A strategy presented by the New Zealand Ministry of the Environment and representatives of livestock farmers on Wednesday (8 June) proposes making sheep and cow farmers pay for the methane emitted by their livestock. This greenhouse gas accelerates climate change. A law could be adopted by December.
In New Zealand, the government wants to make cattle farmers pay for the flatulence and rotting emitted by their livestock. Not to punish sheep and cows for their bad ways, but to incentivize farmers to reduce methane emissions. In the land of plump sheep, this gas 80 times more warming for the atmosphere than CO₂ represents 20% of total emissions from livestock, which itself contributes half of greenhouse gas (GHG) emissions. of the country… The ransom of a bucolic, verdant archipelago, in the heart of the Pacific, where there are still two cows (10 million) and five sheep (26 million) per inhabitant…
Read also: Cop26 declares war on methane: why this gas is much more dangerous than CO₂
Bill livestock farmers for the methane emitted
To raise the bar, the initiative, presented by “He Waka Eke Noa”, a group that brings together representatives of breeders and government officials committed to agriculture with less greenhouse gas emissions, plans, by 2025, producer per kilogram of methane emitted by sheep and cows 7 New Zealand dollar cents (about 4 euro cents) per year.
After this date, the tax could even increase. Per head, this represented a very different cost depending on whether it is a sheep or a cow: experts estimate that sheep produce an average of 8 kilograms of methane per year (about 3.20 €), against 90 kilograms (around €36) for dairy cows… On a New Zealand scale, this tax could therefore bring in the equivalent of several million euros.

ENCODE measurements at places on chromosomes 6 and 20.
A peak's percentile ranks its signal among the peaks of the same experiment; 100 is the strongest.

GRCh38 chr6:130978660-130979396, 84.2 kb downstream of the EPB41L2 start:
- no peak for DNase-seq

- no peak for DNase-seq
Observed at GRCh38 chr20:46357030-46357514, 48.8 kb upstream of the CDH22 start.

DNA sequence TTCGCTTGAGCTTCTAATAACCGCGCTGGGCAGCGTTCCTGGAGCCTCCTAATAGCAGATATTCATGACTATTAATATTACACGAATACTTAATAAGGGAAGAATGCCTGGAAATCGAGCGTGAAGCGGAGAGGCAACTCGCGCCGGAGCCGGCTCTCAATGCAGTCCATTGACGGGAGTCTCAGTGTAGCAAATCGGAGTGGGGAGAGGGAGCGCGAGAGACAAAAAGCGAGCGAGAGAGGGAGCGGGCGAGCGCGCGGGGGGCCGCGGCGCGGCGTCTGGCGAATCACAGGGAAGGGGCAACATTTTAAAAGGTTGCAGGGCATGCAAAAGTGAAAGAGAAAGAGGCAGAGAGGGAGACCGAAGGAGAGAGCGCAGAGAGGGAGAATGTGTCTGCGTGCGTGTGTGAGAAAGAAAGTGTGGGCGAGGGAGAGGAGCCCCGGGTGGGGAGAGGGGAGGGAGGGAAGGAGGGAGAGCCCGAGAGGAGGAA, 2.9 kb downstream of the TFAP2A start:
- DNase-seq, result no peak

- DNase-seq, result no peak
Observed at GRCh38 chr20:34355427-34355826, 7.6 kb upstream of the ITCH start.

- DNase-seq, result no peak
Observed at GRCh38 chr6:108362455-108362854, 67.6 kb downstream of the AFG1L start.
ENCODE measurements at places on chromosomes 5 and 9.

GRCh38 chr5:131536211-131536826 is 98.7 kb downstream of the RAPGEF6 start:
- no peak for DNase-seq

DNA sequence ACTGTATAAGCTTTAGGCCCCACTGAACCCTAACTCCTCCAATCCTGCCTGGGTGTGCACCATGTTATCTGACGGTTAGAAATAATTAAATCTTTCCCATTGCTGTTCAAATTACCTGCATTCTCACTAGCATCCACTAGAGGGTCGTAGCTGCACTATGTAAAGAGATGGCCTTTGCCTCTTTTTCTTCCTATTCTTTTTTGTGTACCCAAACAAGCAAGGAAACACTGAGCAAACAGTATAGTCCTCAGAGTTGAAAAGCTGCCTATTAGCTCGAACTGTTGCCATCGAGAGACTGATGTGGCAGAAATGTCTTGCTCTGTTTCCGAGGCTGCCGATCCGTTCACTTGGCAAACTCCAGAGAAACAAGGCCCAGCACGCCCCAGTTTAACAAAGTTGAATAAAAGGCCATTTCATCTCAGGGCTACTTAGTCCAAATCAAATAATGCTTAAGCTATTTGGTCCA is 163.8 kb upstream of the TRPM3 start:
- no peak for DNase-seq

If some breeders are already denouncing an additional burden on the sector, which alone represents more than half of exports, the government assures for its part that the money will have to be used to finance research programs on the reduction of methane emissions, the development of alternative solutions and advice to breeders. The plan also provides financial incentives for the adoption of food additives and the extension of wooded areas.
Individual calculations by satellite
Studies have shown that a diet less rich in roughage but higher in starch can have an impact on reducing methane emissions, such as the addition of seeds or flaxseed oil, which would be able to reduce by 10 15% emissions. These solutions could allow New Zealand – like a hundred countries – to meet its commitment to reduce methane emissions by 30% globally by 2030, a target set at COP26 in Glasgow, in 2021.
To reassure breeders, the working group specified that the calculations will not be based on a national average, but will be individualized. This individualization will be possible thanks to the MethaneSAT satellite, which must be sent into orbit this year to fulfill this mission.
Funded by the United States and New Zealand, this program stands out for its precision: it will be able to measure the smallest sources of emissions. And to allow the government to draw up a rotten bill… or almost.